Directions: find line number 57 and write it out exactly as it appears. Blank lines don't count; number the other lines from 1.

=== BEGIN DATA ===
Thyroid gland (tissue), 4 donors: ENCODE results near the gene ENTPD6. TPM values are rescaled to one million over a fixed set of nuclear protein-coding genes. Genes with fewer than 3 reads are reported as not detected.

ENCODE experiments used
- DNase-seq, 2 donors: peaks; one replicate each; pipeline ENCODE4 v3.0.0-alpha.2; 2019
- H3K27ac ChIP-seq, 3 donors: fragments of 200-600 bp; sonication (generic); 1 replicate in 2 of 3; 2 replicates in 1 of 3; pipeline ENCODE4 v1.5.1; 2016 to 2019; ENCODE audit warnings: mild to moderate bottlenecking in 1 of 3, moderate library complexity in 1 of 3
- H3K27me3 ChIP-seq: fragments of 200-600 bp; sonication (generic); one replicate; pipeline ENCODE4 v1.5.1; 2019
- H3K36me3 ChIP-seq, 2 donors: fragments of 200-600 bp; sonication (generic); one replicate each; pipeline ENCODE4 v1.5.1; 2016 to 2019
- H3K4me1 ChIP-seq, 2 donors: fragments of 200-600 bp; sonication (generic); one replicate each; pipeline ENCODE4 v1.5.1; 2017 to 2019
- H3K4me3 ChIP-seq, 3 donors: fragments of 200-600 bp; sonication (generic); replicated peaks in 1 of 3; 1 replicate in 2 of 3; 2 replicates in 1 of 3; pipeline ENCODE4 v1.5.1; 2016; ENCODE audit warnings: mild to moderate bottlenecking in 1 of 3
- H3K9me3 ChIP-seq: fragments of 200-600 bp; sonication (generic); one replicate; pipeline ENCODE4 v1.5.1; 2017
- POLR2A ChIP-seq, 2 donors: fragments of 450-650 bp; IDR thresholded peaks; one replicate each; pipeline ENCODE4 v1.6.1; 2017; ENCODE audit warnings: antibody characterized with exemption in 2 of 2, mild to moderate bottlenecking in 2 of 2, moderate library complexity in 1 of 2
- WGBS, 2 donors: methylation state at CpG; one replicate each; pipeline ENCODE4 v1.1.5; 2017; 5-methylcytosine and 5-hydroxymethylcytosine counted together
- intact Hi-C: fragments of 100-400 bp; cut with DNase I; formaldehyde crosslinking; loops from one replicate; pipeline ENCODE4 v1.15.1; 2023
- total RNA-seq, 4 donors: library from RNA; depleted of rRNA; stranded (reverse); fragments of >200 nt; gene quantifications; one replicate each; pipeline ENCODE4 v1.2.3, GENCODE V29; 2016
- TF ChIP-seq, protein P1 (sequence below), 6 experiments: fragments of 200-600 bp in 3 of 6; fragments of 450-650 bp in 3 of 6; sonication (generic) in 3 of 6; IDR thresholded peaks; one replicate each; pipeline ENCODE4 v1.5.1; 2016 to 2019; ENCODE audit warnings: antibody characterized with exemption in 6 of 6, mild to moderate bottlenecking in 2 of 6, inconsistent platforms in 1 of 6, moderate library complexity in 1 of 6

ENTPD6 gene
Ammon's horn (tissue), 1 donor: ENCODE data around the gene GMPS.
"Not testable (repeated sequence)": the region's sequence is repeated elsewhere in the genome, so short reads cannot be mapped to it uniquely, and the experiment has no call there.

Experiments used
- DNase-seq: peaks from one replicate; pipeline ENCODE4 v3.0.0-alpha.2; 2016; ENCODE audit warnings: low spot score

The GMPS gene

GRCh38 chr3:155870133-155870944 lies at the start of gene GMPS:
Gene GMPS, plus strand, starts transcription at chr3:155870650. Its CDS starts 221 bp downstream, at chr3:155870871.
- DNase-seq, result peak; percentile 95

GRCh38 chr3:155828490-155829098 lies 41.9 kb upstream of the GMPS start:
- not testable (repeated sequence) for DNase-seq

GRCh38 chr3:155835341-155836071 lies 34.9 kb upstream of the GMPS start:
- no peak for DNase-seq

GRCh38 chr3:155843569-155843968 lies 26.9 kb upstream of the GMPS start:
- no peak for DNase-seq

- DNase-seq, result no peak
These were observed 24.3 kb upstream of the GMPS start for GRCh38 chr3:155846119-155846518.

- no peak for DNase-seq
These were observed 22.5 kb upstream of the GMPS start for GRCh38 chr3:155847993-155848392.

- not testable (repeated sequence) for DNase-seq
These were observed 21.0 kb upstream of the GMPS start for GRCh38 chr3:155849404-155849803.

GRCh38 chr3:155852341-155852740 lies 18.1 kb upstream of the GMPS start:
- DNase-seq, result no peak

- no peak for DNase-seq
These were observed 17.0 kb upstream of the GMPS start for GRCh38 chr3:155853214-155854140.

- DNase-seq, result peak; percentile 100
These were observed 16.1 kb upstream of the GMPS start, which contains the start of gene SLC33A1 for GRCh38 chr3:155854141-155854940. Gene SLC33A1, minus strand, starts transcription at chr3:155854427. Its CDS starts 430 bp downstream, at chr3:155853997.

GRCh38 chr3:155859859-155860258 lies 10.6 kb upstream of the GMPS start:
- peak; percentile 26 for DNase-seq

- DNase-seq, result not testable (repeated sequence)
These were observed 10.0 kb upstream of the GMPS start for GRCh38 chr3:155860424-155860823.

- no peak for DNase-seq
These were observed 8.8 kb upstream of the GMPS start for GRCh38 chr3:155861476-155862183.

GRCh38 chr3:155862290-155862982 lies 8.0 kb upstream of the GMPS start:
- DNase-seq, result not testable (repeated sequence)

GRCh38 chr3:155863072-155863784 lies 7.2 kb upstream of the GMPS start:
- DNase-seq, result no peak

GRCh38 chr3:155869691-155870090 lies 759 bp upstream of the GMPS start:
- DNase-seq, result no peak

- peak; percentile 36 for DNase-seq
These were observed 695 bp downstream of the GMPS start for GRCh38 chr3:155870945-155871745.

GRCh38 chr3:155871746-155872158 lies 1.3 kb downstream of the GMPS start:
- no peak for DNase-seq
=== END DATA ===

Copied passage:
- no peak for DNase-seq